• Romeo and Juliet goes from sweet and funny romantic comedy to an Anyone Can Die Tragedy with lightning speed.
    • Witness Hamlet turning the standard bloodthirsty revenge plot into a more philosophical meditation on the human condition. Indeed, a lost play by the same title (c. 1589-1594), which if written by Shakespeare would have been one of his earliest works, was apparently a far more straightforward revenge tragedy (and according to one source, not a particularly good one either).
    • The Winter's Tale plays this the straightest: for the first half it's a tragedy similar to Othello with a king falsely accusing his wife of infidelity, ending with the queen and their young son dying and their newborn daughter being abandoned to die in the wilderness. Fast-forward sixteen years and it's a pastoral comedy, complete with an archetypal Clown and the people-in-disguise hijinks reminiscent of As You Like It and Twelfth Night. For added fun, there's some Greek mythology mixed in throughout, with a Chorus of narrators, a trip to an oracle, and a statue of the queen coming to life.
  • Most of the first act of Wicked is a Be Yourself kind of story, with the Daria-esque outcast protagonist hating, then befriending the preppy girl, falling in love with the class clown, dreaming of a political career, and discovering that she's a powerful witch. Then she actually goes to pursue said political career, and absolutely nothing is how she expected.


  • Achewood shifts back and forth between domestic, observational strips that find humor in the mundane, and surreal fantasy arcs involving Mexican Magical Realism, three-hundred-man outdoor brawls, and Heaven burning down.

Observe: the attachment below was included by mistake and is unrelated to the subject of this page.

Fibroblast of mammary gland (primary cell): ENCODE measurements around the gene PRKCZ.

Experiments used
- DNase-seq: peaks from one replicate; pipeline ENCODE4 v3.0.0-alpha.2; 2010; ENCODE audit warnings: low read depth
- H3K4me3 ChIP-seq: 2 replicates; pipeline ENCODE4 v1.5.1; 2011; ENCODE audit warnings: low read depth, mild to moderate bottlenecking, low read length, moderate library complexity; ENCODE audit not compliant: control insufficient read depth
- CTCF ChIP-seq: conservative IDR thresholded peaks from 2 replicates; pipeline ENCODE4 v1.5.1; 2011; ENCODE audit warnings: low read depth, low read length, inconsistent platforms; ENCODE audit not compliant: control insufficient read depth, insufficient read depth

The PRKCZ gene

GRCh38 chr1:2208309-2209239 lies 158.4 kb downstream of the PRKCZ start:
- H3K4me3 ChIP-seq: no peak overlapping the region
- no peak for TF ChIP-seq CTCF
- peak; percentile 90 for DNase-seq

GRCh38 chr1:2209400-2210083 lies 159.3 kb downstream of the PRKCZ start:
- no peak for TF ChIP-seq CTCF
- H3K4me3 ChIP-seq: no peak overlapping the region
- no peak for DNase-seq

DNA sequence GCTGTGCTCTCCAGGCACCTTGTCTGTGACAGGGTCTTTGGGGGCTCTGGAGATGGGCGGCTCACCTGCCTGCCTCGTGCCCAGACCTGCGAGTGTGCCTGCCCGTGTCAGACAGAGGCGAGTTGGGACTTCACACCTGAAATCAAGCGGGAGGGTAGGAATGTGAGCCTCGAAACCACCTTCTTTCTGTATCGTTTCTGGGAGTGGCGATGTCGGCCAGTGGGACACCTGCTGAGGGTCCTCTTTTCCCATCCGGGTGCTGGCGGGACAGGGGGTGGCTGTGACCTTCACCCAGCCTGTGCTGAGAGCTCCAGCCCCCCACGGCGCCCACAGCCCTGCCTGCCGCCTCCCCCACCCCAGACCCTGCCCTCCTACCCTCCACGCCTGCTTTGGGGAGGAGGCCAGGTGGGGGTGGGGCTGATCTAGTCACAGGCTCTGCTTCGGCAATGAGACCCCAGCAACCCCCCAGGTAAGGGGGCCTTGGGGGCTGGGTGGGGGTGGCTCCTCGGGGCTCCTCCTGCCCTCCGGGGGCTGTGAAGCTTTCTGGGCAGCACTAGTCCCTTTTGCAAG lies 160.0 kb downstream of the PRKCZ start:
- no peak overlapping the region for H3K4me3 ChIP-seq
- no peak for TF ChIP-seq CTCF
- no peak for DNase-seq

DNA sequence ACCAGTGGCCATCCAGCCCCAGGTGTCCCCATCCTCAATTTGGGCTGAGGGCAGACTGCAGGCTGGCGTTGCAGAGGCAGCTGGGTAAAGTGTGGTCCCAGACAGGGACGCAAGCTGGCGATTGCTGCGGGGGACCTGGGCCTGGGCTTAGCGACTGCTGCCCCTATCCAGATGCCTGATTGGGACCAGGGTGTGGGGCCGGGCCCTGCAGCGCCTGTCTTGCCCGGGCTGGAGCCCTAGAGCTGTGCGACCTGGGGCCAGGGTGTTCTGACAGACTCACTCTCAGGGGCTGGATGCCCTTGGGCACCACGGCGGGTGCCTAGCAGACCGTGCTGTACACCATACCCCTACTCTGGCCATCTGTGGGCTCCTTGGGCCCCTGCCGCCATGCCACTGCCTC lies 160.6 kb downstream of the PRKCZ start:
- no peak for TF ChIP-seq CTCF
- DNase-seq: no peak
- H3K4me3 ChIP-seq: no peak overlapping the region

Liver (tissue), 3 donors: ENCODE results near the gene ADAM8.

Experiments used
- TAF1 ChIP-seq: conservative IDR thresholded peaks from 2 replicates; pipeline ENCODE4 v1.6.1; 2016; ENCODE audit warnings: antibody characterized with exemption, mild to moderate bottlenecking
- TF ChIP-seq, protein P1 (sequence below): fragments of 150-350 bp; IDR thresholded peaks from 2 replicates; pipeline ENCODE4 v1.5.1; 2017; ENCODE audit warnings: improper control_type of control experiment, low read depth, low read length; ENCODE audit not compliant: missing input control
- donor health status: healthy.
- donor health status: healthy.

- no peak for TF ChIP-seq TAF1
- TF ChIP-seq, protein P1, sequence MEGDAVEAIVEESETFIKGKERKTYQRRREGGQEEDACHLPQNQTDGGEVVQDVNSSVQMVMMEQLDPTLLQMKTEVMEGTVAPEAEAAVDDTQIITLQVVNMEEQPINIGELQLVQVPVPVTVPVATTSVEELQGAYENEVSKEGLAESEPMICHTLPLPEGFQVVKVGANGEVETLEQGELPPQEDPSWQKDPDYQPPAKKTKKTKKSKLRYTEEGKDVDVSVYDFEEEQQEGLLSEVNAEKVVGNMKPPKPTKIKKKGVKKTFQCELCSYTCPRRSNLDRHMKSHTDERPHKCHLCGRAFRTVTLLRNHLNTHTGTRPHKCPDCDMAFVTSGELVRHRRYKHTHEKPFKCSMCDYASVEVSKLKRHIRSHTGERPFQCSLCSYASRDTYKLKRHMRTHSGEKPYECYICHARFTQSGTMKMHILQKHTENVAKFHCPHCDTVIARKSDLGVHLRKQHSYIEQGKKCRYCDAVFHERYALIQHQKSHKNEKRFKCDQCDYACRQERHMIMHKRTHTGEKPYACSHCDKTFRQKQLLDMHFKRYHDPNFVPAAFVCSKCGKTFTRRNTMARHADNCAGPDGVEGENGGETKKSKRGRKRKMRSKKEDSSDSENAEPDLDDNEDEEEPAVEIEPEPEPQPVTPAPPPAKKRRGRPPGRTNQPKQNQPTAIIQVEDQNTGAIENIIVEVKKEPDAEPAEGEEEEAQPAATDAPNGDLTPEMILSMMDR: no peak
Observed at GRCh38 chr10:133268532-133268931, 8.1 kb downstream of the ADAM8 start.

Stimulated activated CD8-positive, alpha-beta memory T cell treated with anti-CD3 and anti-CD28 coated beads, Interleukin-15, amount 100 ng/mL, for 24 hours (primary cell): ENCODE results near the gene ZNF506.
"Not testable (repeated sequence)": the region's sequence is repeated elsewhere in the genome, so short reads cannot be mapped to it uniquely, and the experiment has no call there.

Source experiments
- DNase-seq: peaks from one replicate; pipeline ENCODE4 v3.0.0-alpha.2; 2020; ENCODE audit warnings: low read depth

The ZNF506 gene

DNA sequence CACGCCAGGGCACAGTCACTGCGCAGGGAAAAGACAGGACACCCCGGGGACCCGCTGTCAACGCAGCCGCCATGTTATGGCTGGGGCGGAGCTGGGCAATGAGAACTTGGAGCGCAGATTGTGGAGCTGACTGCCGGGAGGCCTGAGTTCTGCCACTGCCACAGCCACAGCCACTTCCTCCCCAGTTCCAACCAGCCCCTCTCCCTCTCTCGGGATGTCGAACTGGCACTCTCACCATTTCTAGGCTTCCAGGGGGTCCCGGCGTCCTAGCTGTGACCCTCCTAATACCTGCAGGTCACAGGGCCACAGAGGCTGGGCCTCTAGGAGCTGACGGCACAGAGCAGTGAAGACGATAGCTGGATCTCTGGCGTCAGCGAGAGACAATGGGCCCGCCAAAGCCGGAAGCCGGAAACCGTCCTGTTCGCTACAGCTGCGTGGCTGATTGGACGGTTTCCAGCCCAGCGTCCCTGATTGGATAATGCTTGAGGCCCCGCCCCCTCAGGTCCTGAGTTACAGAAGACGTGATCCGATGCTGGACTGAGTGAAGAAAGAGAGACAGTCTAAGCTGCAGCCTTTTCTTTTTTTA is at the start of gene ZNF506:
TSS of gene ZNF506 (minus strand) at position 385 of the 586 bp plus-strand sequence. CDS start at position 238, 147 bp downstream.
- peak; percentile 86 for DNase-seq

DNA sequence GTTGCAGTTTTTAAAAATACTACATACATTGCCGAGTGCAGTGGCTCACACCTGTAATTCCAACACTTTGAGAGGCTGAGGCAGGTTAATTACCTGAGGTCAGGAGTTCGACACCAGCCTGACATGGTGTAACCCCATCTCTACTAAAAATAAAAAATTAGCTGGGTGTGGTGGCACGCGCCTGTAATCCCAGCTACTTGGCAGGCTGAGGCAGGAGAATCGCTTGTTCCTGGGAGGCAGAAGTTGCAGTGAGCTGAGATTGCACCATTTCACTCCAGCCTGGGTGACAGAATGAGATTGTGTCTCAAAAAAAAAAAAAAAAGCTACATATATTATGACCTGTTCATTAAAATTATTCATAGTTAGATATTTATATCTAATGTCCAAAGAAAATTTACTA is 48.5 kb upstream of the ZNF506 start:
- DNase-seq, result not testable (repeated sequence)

• Korean Webtoon Blood Bank started as a smutty BDSM postapocalyptic yaoi romance comedy & ended as an action-packed horror war magic-fighting series with a borderline Downer Ending.
  • Bob and George was originally intended to be a superhero comedy webcomic about the titular brothers. It changed into a sprite comic after the author realized he couldn't draw.
  • College Roomies from Hell!!! is looking like it might be doing this. The strip started out as the standard light college campus humor, but little hints and bits have added up so that it looks like it might have always been intended to end up with an apocalyptic ending. If the author has stated for sure one way or another, I haven't heard.
  • Janet Steele in Contest Jitters was a budding amateur bodybuilder. In Satin Steele, she has become a professional bodybuilder who confronts aliens and a conspiracy.
  • Since-ended Keenspot comic Cool Cat Studio started out as a mundane office comedy without any hint of unusual goings-on. Then one of the characters underwent Alien Abduction and cloning. Eventually the comic became an all-out Fantasy Kitchen Sink, with arcs centered around ghosts, magic, private eyes, and extraterrestrial war.
  • El Goonish Shive's change from comedy to dramedy was apparently planned from the very beginning.
  • FOG Club began life as a romcom about four college anime fans, before — with little to no explanation — having the cast sucked through a portal into an alternate dimension based on Trigun, where they fought an evil scientist called Falco Amadeus and an android duplicate of the main character.
  • Freaking Romance: The supernatural elements, while always present in the story, really get kicked into high gear after Zylith falls from the roof and doesn't appear on the ground.
  • Homestuck started out as a simple Spiritual Successor to Problem Sleuth, but in time became a riff on epic stories and creation mythos, which made the series much more popular. Later, When the trolls were introduced, the entire comic shifted to have Romantic Comedy elements and took a turn for the darker.